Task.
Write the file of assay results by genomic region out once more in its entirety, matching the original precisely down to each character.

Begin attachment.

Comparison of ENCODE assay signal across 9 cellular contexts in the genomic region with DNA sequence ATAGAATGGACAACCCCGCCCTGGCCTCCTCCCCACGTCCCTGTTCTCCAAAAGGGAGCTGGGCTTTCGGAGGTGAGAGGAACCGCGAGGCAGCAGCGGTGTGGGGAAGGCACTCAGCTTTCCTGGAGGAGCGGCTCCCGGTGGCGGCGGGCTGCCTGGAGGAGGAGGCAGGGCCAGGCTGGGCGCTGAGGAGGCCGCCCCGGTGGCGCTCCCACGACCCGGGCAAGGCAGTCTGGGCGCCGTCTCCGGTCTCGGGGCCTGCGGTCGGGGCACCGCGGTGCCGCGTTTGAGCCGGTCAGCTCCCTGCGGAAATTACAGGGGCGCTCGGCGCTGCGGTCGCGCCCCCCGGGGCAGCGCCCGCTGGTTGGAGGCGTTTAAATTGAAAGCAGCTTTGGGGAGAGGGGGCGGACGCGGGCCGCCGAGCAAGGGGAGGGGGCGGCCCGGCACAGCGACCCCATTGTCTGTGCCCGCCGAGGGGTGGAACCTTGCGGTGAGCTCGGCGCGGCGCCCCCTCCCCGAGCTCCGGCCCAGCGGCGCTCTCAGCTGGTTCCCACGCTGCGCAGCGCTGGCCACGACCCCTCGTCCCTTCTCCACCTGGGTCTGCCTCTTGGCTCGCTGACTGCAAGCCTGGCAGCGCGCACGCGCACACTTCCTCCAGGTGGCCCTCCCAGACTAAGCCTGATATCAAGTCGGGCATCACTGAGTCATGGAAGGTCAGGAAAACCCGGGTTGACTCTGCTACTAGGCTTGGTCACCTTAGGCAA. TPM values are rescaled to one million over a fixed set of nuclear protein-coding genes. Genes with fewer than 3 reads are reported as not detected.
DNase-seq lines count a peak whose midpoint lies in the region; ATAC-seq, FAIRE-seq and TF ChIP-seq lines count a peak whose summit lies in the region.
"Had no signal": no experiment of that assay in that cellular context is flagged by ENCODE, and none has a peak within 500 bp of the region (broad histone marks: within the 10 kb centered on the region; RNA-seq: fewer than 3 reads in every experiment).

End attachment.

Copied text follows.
Comparison of ENCODE assay signal across 9 cellular contexts in the genomic region with DNA sequence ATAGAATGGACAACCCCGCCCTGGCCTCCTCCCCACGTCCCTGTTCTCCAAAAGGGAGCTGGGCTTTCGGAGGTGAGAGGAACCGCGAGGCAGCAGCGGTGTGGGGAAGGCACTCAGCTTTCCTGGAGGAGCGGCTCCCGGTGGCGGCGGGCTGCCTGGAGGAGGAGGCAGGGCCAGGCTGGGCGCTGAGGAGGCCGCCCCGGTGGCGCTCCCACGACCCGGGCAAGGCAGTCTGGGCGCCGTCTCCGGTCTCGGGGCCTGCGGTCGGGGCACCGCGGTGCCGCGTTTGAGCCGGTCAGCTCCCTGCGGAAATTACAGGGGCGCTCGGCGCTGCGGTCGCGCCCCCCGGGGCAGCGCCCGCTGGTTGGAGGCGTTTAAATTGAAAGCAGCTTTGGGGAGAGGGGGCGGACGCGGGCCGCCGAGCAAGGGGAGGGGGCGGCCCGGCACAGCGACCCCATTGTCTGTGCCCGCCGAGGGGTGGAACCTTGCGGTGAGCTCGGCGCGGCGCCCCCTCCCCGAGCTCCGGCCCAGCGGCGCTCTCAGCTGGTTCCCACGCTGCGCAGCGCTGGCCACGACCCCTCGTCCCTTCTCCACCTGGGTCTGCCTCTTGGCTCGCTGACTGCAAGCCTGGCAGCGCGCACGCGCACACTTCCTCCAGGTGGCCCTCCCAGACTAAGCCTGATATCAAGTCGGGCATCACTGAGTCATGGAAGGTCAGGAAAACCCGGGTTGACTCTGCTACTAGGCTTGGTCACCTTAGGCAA. TPM values are rescaled to one million over a fixed set of nuclear protein-coding genes. Genes with fewer than 3 reads are reported as not detected.
DNase-seq lines count a peak whose midpoint lies in the region; ATAC-seq, FAIRE-seq and TF ChIP-seq lines count a peak whose summit lies in the region.
"Had no signal": no experiment of that assay in that cellular context is flagged by ENCODE, and none has a peak within 500 bp of the region (broad histone marks: within the 10 kb centered on the region; RNA-seq: fewer than 3 reads in every experiment).